Weapons of war to artifacts of peace

Written by Bruno Baerg

The impact of war is felt long after specific hostilities exist and long after the global community has forgotten all about it.

This is particularly true in Mozambique some 18 years after the cessation of the apartheid Rhodesia / South African funded war of destabilization (1977-1992) in the country. Approx 1 million people were killed due to that conflict along with another approx 5 million people displaced. This had huge consequences which are still felt to this very day.

Weapons exist in huge numbers throughout the country. One of the goals of one of our partners, the Christian Council of Mozambique, has been to rid the country of these weapons and to build and rebuild traditions of peaceful resolution to conflict.

With authorization and support from the national government it has created an 'Arms to Ploughshares' organization that collects weapons from communities (voluntarily) by exchanging them for building materials or other useful products, destroys the weapons, and then engages the communities in training for non-violent conflict reduction. Given the decades of war many people do not have a culture of non-violent peacemaking - particularly in isolated rural communities.

The destroyed weapons are then given to artists who depict the pain of violence and war as well as the transformation that can happen when we no longer glamorize killing. Unfortunately war and violence have too long been supported and blessed even by the church - thus the depiction of the cross (above) made up of military hardware. Many innocent people have died because of this blessing from the church. If we don't speak for peace then we often by default support a culture that allows violent resolution of problems to be seen as the only viable response. Below is another portrayal of the impact of war on human life - turning people into weapons and machines of destruction and thus distorting the essence of humanity, albeit still recognizing that frailty with a leather shoe.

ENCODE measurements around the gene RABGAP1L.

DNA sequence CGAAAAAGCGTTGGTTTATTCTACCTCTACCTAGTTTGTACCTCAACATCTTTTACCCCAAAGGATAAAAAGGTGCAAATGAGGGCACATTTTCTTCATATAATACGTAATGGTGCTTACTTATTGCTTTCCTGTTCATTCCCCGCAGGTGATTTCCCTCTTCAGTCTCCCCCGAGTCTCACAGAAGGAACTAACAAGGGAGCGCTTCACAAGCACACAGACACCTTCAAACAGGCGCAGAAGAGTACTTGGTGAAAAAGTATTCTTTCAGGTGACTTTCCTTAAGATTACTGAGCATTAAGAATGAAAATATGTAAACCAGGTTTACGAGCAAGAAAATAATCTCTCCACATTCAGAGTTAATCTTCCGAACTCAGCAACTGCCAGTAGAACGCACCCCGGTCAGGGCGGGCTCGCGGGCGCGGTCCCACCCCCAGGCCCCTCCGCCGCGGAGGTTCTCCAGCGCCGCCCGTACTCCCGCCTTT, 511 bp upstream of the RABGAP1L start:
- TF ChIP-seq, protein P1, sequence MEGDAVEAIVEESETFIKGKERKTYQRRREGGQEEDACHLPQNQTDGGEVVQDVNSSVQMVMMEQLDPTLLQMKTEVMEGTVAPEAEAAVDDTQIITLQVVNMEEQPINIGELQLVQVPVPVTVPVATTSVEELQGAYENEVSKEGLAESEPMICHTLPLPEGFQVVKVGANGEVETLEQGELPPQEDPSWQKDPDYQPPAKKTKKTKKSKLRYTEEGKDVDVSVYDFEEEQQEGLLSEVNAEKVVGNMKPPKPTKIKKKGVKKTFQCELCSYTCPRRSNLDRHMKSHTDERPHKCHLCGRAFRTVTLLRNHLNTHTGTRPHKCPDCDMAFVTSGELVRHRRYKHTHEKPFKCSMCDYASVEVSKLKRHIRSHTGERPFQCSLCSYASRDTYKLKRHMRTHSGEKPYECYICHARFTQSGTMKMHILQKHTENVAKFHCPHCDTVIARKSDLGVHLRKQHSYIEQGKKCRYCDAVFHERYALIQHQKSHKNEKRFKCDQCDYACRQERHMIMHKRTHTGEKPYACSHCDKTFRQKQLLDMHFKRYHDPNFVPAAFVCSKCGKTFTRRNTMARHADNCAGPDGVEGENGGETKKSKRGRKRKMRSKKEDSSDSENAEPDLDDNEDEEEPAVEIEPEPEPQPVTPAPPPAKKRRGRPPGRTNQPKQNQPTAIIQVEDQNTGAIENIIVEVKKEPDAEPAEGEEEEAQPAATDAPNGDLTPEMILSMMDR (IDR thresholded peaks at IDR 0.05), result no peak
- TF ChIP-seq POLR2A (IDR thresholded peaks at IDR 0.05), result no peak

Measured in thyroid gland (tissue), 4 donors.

The dynamics of turning arms into ploughshares is complex. As the participants told us it has many frightening moments. In a recent foray to collect weapons at the heart of the old conflict's focal point the staffer was informed where to meet his contact. Upon arrival he called the contact person and was informed he was about 20 km away from where he was supposed to be. He was then given instructions to go to another point. After several hours of waiting he was met by a person who assumed he was involved in the drug trade and wanted to make an exchange. It took awhile for the staffer to convince him that this was not the case and that he only was interested in procuring weapons for destruction. Eventually he was directed to a place where he was told to wait. After awhile weapons were brought to him - 2-3 at a time. When the collection was complete there were approx 500 serviceable weapons in his vehicle - and out of circulation. It was twice what they had expected.

Now the task was to deliver these safely for destruction. That in itself was a complicated task and required ingenuity, dealing with vehicle breakdowns, presentation of formal documentation, avoiding being searched or having the weapons stolen, and many hours on the road. It was with great relief that he safely reached his destination. By the time of this writing the weapons will have been cut into pieces and will be delivered to various artists to be transformed into something new.

War has never resolved any long standing issues nor does it bring peace. War begets war! It is only when we work towards alternative methods of resolving conflict can we break out of this cycle of violence. Any type of violence - even that which we call 'redemptive violence' perpetuates the cycle and feeds on itself. It is encouraging to see the Mozambican church shift from that pattern and offer a gospel of hope that can indeed lead to long standing peace.